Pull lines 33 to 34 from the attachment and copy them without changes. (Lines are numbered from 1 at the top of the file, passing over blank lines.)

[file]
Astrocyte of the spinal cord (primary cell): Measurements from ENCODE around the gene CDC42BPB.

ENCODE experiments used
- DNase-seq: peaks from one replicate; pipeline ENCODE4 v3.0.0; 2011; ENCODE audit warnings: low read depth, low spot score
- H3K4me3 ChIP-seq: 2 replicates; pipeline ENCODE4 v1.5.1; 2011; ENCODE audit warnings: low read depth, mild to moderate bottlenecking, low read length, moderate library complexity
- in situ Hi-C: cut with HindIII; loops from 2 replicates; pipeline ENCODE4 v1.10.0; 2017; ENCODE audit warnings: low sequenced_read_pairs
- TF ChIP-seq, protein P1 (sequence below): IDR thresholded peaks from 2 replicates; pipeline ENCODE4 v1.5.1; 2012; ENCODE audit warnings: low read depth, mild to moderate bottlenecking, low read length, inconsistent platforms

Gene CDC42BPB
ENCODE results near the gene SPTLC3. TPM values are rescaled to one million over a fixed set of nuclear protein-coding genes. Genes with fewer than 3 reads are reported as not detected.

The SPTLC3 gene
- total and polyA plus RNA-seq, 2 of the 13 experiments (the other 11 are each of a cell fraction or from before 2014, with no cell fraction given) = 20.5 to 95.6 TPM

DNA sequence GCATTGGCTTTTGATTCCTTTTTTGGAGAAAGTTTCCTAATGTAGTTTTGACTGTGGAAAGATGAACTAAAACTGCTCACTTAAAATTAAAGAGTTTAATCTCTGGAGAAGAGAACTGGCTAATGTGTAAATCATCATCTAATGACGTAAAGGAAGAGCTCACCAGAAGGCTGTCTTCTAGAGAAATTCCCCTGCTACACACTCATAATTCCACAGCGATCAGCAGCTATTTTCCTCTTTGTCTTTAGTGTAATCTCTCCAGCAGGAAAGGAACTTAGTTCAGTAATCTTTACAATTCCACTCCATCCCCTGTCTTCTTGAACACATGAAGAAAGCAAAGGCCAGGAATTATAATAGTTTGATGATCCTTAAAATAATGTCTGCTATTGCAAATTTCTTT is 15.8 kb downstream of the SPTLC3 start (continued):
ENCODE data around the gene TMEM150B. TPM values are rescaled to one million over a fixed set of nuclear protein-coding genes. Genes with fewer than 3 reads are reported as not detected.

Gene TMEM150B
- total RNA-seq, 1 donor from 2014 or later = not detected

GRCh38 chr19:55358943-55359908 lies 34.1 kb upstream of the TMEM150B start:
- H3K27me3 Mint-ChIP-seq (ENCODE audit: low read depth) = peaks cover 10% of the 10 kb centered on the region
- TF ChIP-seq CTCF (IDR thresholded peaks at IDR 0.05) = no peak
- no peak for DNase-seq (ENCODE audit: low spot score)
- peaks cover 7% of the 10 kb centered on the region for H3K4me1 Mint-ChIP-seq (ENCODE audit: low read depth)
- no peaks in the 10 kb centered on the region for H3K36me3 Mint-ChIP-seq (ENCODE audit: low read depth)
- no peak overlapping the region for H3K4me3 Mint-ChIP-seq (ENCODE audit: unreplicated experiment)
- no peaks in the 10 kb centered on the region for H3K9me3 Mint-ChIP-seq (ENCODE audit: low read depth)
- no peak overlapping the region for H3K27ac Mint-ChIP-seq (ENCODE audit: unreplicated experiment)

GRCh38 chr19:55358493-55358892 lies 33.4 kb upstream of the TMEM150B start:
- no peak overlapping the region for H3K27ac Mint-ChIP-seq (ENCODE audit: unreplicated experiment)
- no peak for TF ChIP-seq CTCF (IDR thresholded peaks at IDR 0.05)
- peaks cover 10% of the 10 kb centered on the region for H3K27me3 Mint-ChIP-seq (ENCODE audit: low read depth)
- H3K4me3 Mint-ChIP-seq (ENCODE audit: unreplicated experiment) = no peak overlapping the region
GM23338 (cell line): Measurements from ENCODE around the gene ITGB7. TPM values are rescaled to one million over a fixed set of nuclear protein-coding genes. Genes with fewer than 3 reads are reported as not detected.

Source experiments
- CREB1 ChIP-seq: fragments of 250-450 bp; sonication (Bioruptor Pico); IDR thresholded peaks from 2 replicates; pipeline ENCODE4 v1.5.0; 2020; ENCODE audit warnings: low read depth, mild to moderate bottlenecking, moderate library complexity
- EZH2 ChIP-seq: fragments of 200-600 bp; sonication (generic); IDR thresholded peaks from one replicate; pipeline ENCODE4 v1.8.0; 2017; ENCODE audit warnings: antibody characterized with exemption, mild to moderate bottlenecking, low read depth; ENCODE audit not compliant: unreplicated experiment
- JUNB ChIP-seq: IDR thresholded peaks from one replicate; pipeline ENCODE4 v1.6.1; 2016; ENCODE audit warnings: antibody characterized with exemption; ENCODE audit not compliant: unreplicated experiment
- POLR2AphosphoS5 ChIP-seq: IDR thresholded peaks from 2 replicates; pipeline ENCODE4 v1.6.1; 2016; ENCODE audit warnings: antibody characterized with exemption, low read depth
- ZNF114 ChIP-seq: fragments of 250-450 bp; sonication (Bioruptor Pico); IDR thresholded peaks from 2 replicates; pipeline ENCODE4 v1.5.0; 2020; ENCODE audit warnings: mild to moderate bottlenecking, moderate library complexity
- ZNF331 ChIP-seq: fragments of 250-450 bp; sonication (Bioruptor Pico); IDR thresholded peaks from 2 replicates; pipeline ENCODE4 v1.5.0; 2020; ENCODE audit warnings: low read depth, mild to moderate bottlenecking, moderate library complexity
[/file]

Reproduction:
- JUNB ChIP-seq: IDR thresholded peaks from one replicate; pipeline ENCODE4 v1.6.1; 2016; ENCODE audit warnings: antibody characterized with exemption; ENCODE audit not compliant: unreplicated experiment
- POLR2AphosphoS5 ChIP-seq: IDR thresholded peaks from 2 replicates; pipeline ENCODE4 v1.6.1; 2016; ENCODE audit warnings: antibody characterized with exemption, low read depth